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Quote:
Originally Posted by Knightly Knight View Post
Respectfully, I would keep your moms year book, it's a part of your family history.
That could be a good idea but not all people are the family historian and not all people have room to store things. In my case, I kept a lot of my mother's old photos and letters but there was no yearbook, just an autograph book which I did keep.

In my own case, I am not keeping my own yearbook. (My yearbook picture was awful), it's big to store, and it didn't mean much to me. I think maybe someone in some other part of the country who has ties to my town might want it someday but I don't think anyone in my family would be interested. I can't speak for everyone but that's the case with me.
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Old 01-21-2014, 12:49 AM
 
Location: Mount Monadnock, NH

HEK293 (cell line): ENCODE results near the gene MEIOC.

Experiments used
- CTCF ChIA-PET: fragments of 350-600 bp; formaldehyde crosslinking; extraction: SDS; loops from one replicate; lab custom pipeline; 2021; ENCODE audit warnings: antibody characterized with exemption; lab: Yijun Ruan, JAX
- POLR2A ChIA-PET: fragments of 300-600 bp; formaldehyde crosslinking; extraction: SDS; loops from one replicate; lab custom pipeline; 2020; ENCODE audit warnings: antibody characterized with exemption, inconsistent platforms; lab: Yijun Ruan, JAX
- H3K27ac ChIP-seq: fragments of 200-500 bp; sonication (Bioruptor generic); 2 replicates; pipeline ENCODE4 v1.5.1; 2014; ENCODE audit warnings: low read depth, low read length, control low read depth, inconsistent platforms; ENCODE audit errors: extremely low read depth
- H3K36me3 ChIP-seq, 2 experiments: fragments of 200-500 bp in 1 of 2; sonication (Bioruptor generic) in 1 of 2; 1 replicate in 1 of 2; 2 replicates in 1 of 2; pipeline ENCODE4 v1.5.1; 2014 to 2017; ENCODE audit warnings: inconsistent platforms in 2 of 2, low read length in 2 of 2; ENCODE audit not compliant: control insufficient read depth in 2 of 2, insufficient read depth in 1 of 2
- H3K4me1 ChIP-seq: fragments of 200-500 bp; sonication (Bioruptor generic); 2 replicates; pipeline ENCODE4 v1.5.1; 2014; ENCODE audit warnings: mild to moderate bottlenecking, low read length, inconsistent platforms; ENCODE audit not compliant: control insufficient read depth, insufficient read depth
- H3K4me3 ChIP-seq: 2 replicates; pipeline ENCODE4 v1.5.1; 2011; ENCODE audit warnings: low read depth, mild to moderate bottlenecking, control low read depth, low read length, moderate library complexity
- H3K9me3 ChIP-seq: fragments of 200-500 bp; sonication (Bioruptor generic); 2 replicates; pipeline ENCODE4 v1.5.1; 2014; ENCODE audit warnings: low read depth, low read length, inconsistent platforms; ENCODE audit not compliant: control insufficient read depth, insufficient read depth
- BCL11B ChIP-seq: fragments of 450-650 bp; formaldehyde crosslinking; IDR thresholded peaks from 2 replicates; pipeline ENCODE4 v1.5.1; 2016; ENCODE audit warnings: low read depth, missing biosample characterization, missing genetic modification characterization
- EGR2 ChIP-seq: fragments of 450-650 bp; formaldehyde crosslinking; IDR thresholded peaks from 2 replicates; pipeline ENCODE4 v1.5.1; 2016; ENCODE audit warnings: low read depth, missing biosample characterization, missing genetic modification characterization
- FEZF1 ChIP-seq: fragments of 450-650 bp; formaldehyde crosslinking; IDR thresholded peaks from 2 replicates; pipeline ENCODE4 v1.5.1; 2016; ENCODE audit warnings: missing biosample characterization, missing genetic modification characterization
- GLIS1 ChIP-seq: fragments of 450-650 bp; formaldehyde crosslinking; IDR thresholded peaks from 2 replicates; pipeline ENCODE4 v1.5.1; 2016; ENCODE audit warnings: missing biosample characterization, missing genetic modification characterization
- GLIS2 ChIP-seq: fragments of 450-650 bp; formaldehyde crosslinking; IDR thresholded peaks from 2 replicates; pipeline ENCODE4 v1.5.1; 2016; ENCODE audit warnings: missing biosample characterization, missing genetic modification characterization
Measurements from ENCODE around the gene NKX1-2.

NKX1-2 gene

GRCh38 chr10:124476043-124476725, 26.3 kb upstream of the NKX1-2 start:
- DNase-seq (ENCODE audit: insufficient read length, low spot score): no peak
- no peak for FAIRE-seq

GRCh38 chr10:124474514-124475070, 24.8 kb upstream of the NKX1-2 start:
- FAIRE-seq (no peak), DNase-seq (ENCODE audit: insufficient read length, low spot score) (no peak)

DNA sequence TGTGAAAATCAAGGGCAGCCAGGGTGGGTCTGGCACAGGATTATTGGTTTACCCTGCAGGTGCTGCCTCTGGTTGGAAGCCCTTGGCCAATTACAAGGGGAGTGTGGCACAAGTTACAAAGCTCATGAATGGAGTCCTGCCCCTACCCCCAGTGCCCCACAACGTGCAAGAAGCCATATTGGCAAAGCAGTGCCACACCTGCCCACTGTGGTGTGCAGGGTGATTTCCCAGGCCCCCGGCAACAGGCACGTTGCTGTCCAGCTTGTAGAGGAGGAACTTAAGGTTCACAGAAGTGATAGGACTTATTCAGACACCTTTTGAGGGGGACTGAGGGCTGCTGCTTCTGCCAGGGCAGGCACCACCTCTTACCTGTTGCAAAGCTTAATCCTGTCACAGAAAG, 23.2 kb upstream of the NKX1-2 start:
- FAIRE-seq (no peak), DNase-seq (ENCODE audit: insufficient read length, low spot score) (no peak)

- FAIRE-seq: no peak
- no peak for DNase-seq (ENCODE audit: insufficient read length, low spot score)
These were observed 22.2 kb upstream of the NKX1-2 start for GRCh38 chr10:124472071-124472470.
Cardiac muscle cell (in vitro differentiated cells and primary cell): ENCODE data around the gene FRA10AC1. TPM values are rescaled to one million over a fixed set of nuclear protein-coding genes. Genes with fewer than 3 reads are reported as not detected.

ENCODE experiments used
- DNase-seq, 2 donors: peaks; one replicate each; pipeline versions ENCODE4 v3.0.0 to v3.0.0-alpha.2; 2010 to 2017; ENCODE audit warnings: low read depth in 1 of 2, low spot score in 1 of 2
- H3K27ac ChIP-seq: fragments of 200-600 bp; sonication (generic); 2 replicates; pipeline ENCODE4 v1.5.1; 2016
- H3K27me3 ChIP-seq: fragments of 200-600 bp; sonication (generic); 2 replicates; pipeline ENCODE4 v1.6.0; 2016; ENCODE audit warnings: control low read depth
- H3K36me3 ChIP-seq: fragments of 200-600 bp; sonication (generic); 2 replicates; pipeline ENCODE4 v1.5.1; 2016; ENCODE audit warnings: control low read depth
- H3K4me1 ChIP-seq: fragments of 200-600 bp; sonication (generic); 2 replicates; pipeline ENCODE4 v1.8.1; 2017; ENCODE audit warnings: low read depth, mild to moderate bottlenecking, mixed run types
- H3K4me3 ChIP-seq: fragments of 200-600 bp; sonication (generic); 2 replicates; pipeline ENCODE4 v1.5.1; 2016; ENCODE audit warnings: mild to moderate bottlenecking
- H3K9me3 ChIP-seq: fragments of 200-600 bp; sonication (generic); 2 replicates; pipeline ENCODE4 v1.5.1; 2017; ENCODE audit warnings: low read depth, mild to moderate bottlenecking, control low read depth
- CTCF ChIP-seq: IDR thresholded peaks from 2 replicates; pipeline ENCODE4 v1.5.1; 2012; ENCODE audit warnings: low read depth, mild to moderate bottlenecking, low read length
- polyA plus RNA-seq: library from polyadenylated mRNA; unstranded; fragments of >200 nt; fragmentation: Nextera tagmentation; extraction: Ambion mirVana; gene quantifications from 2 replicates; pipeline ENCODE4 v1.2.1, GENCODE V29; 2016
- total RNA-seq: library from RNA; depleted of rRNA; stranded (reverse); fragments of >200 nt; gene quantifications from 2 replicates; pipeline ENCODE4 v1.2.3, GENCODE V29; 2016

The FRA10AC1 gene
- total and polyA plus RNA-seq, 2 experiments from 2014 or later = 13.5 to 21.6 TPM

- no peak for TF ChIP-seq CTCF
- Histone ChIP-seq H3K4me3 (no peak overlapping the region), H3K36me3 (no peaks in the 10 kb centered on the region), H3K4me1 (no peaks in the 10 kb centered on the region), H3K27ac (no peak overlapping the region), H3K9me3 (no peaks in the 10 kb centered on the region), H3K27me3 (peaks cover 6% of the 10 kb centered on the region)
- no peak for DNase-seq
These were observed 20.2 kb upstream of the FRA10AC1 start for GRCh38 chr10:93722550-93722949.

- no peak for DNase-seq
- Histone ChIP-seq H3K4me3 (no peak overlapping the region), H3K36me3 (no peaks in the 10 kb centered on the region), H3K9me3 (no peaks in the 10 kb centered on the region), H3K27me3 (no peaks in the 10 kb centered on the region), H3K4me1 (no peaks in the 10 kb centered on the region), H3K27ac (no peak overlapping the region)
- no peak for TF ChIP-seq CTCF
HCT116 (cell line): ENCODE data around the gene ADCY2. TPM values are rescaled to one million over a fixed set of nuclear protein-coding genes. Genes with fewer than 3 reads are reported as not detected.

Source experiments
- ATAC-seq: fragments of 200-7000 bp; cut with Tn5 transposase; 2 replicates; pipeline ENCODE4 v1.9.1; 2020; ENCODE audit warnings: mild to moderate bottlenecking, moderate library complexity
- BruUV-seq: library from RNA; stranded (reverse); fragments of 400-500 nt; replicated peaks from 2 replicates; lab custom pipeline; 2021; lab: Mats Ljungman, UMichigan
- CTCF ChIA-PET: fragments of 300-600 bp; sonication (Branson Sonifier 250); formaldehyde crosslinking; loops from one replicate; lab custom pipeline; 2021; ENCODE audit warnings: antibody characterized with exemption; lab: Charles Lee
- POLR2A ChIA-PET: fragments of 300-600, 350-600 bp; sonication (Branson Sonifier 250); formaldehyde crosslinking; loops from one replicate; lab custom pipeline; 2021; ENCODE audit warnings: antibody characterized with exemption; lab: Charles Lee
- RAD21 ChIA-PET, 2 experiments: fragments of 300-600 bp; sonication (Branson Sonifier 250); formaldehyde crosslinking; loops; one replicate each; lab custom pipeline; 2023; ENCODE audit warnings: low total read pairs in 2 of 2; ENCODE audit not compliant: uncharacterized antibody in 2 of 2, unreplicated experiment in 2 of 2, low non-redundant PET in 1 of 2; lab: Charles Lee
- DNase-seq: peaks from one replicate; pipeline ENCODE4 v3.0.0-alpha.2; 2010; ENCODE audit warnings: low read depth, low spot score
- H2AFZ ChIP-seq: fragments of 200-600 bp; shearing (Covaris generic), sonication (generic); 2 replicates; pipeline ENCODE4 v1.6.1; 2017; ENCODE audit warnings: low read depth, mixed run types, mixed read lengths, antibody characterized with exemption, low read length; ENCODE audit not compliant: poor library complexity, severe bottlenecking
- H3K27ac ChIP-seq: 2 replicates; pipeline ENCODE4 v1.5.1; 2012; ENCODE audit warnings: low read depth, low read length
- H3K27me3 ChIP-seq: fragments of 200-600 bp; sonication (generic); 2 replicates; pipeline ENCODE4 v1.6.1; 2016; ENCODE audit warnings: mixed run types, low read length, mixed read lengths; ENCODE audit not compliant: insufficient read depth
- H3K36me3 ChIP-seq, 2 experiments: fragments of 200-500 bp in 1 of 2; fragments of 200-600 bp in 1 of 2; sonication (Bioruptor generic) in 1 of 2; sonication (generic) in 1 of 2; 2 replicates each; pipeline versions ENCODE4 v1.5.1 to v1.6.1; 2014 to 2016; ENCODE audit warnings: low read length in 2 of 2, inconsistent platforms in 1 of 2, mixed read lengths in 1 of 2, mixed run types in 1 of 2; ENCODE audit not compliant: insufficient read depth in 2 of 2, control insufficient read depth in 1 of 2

717 posts, read 1,229,974 times
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Definitely try hard to find a place which will take them, even the yearbook.
It is far enough removed in time (I'm guessing your mother graduated in 40 or 41) so it is quite possible few copies are still extant.
I even recall when back in my high school ( were talking mid 90s) there was an active search for any yearbooks to be bough by the school, local library and/or historical society pre-dating 1939 as few before that date seemed to had been kept; the local library kept old copies but those only went back to 1960 or so and a few years were missing. So, good chance someone wants it; they are one of those things which seems have have a fairly low survival rate over the decades, even if it was a fairly large class.